Photos courtesy of Selina Zhong Tamon and I got married almost two weeks ago. Even though we’ve lived together for more than a year now, I feel a change — a good one. I still use my maiden name by accident … Continue reading
When people ask me if I’m almost done with wedding planning, I usually reply with a tentative yes. But in reality there are wedding things that you can’t really do until six months, one month or even on the day of the wedding. So if I’m going to be honest with myself, I’m less than halfway through wedding planning. Or, to put it in perspective, Tamon and I have only spent 13 percent of our budget for the wedding.
In that light … I’ve probably one finished about 20 percent of the things I need to do for the wedding.
Waaaaah — I’m starting to feel woozy. And I don’t think it’s due to the food poisoning again.
Room darkens and starts spinning. Kat falls off her chair and curls up into fetal position.
Okay, I’ll be serious now. As much as I would like be done with this wedding thing in two months (I’m sure Tamon would not mind), it is kind of nice to take my sweet time with it and change my mind about 20 times.
Even though I know it isn’t good for me, I’m still reading wedding blogs and pinning things on my wedding boards. Recently I read on a board about Chinese banquet weddings this catastrophic truth bomb — they take the centerpieces off the table (to make way for the six-course meal).
So that means I get to spend a little less than $1,000 on flowers that the waiters are just going to PUT ON THE FLOOR. Or move to a side table. For the rest of the reception.
The practical person in me thinks then why am I spending hundreds of dollars on flowers that will only make the table look pretty for 30 minutes? I rather spend the money on more liquor or dessert for my guests.
So I decided — no flowers!
But there aren’t a ton of non-floral centerpiece ideas online. I’ve seen dried flowers or fruits or candles but all of these seem less pretty than flowers and just as nonfunctional. Someone even suggested goldfish which seems so inhumane it just makes me cringe (I don’t even like the fact that carnivals give away goldfish as prizes).
Then I came across this Bridal Guide article that suggests activities to keep guests entertained during the reception. One way was creating an activity book with Mad Libs and questions like, “What should the newly wed couple name their firstborn child? and “Where should they go on date nights?”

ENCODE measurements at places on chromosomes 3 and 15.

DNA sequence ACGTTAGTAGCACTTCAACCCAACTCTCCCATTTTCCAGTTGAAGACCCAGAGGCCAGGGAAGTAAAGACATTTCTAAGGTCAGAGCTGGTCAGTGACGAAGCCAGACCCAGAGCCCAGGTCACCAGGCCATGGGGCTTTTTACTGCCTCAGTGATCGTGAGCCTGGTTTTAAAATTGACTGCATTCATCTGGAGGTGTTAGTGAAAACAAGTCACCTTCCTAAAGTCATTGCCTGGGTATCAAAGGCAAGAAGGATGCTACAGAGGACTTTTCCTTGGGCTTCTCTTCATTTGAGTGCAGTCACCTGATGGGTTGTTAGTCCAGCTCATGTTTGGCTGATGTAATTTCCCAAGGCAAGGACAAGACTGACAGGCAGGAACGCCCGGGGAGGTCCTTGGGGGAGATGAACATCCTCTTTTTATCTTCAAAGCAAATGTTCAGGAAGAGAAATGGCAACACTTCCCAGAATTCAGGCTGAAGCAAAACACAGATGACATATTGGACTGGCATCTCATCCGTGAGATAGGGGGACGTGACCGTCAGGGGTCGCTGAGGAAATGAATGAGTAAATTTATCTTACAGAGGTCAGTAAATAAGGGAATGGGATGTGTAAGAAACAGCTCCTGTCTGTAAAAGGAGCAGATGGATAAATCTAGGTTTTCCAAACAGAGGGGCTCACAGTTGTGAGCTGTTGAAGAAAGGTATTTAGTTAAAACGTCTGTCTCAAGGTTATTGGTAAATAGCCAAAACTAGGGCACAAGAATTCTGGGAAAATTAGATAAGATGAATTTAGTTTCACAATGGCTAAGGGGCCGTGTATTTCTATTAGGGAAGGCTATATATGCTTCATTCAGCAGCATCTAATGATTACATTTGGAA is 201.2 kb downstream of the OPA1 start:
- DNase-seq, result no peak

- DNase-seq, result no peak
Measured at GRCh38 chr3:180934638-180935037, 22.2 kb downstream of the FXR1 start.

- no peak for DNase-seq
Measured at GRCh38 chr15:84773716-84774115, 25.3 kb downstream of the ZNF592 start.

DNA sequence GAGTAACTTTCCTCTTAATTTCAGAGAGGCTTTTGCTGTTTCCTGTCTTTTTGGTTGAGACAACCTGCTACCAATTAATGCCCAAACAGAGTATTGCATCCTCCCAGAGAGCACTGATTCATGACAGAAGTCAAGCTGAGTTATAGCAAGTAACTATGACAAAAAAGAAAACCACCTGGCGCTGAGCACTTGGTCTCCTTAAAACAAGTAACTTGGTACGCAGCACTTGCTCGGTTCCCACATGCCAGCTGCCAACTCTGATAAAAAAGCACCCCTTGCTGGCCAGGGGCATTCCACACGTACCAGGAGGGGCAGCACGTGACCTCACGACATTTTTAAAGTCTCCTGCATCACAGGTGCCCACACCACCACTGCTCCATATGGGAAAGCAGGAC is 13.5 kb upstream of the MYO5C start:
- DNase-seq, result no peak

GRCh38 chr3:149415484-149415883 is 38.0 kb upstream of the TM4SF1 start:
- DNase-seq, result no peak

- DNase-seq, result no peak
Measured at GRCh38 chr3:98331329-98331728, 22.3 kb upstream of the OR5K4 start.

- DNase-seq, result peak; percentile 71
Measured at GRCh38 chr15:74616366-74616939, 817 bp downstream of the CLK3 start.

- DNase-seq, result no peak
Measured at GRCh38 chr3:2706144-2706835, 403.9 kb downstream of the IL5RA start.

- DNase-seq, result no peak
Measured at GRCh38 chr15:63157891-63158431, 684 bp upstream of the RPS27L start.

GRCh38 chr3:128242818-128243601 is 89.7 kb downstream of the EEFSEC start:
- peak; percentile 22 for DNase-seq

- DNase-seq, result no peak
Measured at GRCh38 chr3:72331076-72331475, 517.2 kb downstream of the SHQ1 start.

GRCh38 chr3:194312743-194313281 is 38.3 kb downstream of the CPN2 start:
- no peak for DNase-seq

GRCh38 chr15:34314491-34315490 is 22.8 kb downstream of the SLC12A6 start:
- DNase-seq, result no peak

I loved this idea. And how cute would it be if I made accordion books with some pretty paper from Paper Source?
I am leaning toward the last one, which is actually not from Paper Source but the Art Supply Warehouse, because the pattern is rose-themed and it looks like the icing our wedding baker Kit is going to do for the cake. I found some adorable book-making tutorials http://www.homemade-gifts-made-easy.com/how-to-make-a-book.html and http://www.remodelista.com/posts/diy-accordion-book-keepsake-with-angela-liguori.
Ah, but now it seems so lonely to have these books by themselves on the table. So I began thinking about how I can include maybe a very small flower arrangement. That’s when I started thinking about the theme of the wedding. I brainstormed a bit about the chuppah, which I will talk about in the next post, and decided I’m definitely going in the direction of a vintage-y wedding — so far with my dress, my makeup and my hair. Then Verne, Tamon’s stepbrother, even suggested that the guests dress up in a vintage style! What do you guys think? I just saw Wong Kar Wai’s lusciously filmed The Grandmaster. The fashion and decor of the Golden Pavilion, suffuse with reds, golds and greens, inspires my imagination. Tamon and I are having a Chinese banquet after all… One can dream.